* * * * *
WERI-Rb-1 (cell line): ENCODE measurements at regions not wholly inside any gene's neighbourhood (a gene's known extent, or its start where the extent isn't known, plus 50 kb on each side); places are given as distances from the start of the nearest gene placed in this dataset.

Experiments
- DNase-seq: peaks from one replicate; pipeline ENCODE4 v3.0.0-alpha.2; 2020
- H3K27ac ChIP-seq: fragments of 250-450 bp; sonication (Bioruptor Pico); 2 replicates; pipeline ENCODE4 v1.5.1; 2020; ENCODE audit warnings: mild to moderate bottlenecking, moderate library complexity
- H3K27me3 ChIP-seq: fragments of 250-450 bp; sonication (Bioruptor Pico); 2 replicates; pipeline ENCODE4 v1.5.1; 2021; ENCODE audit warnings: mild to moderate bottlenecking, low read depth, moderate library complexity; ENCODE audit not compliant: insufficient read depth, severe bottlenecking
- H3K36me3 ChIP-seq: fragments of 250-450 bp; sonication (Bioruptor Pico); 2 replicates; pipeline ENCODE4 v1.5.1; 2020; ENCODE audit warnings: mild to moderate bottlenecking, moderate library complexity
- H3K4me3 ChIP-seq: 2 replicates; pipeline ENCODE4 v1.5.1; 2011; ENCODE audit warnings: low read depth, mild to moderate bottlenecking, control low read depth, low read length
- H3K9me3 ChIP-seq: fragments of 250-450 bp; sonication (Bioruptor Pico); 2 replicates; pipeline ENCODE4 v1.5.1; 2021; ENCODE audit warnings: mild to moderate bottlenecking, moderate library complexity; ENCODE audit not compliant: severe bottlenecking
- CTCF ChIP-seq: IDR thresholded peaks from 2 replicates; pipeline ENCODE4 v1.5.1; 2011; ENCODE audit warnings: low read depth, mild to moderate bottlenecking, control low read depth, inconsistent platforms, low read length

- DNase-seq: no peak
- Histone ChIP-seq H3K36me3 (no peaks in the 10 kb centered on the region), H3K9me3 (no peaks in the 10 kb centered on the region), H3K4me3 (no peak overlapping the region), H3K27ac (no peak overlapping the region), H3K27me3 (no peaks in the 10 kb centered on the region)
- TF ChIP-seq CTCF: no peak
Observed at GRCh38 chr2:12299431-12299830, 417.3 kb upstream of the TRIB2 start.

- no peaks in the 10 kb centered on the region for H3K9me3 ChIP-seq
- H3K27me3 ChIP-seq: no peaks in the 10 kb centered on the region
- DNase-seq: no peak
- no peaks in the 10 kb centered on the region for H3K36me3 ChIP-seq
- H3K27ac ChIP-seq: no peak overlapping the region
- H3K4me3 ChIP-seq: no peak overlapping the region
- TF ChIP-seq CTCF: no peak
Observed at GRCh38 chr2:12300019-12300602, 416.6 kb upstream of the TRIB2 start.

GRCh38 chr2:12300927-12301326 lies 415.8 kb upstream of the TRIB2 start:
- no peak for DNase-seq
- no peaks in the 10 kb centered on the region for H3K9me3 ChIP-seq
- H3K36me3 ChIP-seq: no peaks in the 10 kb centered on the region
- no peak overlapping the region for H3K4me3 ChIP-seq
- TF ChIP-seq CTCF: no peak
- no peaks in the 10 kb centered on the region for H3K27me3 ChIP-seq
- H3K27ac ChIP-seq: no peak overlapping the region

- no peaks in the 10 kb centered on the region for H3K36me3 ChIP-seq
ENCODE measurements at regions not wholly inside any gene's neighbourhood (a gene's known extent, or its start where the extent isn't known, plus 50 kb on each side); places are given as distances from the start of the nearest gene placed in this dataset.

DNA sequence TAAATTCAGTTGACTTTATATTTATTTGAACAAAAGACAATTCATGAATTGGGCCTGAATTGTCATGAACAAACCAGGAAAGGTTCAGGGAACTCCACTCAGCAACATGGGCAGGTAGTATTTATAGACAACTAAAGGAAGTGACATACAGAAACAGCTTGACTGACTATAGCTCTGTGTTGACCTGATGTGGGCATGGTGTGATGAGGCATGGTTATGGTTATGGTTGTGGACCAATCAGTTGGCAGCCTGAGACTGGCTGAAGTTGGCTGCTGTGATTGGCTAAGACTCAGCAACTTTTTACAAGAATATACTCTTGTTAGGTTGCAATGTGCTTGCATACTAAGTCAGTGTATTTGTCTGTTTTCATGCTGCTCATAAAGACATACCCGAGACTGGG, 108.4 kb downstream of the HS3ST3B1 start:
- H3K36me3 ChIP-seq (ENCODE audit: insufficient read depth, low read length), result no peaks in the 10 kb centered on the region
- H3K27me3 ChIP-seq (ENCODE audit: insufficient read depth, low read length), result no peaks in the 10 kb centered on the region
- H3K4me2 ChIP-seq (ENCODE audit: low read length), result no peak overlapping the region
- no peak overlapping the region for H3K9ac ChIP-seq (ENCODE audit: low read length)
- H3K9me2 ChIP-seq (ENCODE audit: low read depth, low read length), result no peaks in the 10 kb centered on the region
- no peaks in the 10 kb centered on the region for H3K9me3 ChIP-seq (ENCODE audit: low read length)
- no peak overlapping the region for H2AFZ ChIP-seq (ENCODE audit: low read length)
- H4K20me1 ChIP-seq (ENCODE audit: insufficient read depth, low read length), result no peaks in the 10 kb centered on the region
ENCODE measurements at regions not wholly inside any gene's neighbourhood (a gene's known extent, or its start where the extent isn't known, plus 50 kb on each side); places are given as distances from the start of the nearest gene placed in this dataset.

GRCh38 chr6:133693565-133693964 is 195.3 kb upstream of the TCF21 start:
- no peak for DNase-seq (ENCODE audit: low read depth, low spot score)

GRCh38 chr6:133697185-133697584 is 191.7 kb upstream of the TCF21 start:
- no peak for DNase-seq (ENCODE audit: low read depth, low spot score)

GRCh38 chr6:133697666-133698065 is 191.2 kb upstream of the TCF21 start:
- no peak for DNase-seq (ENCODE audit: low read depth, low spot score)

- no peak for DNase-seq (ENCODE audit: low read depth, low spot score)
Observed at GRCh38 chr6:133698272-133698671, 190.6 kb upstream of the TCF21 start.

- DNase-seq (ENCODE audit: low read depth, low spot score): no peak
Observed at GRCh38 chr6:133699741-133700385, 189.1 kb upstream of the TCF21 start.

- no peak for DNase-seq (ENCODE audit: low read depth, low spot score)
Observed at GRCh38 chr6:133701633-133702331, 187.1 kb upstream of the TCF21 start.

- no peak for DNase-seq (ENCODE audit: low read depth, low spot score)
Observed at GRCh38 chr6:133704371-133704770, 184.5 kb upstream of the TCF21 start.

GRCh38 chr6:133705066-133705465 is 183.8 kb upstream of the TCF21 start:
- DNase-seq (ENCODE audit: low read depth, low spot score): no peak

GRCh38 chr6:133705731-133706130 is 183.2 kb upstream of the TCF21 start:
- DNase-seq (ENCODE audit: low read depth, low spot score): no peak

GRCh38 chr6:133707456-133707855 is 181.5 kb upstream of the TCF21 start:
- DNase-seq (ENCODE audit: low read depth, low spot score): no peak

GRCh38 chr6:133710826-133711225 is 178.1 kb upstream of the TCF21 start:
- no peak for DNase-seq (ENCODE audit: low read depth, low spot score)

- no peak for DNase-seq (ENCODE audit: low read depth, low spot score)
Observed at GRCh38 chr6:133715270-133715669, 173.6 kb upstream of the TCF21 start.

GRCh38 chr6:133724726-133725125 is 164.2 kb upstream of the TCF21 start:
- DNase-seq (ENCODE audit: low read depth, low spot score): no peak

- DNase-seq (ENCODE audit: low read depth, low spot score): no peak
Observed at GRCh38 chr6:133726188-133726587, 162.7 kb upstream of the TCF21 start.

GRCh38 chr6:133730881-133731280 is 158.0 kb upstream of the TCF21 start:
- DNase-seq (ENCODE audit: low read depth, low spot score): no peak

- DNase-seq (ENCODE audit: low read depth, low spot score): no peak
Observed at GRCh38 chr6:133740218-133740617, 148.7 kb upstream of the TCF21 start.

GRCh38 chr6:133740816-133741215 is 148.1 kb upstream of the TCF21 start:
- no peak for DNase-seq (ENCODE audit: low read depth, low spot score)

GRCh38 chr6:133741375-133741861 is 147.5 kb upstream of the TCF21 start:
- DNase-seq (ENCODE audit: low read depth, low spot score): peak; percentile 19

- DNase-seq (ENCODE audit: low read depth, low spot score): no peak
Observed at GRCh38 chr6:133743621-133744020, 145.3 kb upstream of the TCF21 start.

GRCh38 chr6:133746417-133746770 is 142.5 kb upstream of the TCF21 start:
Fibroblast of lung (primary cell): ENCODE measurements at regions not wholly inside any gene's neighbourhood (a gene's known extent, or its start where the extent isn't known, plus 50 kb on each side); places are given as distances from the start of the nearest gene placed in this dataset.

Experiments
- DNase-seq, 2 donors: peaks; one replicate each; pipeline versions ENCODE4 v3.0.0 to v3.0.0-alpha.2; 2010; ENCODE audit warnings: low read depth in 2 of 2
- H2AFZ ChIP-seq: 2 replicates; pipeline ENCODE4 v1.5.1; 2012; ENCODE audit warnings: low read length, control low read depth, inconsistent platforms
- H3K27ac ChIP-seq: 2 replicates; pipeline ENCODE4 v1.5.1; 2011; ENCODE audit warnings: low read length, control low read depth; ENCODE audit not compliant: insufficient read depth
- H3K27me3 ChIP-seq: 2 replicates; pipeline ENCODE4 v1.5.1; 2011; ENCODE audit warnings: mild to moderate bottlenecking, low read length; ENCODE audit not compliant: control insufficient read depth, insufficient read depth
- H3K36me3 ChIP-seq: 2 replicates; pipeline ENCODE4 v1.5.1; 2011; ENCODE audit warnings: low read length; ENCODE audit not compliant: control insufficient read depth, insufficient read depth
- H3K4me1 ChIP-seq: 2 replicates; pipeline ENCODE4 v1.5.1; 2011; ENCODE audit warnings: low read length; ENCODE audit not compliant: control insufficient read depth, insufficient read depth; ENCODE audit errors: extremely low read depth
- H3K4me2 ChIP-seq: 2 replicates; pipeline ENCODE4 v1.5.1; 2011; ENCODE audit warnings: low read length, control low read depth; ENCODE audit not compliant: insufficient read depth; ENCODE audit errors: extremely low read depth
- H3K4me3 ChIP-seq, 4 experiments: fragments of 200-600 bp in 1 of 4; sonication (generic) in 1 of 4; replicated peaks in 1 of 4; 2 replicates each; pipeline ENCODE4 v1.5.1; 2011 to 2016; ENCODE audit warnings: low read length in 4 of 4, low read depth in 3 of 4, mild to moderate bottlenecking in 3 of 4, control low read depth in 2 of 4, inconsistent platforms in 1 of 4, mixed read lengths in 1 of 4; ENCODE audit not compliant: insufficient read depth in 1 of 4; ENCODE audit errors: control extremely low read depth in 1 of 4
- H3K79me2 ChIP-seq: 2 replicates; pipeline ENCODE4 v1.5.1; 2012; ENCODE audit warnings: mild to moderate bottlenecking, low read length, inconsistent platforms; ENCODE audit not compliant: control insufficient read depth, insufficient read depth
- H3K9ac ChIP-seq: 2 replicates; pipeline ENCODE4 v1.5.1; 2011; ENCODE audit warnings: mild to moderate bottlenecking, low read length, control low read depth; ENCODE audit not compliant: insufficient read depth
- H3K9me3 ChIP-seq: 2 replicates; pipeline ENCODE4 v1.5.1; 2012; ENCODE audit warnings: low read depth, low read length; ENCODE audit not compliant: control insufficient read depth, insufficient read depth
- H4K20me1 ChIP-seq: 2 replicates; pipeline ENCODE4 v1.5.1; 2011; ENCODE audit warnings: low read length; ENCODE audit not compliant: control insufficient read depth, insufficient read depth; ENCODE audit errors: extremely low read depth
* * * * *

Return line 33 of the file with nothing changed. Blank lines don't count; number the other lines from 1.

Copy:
- H3K36me3 ChIP-seq (ENCODE audit: insufficient read depth, low read length), result no peaks in the 10 kb centered on the region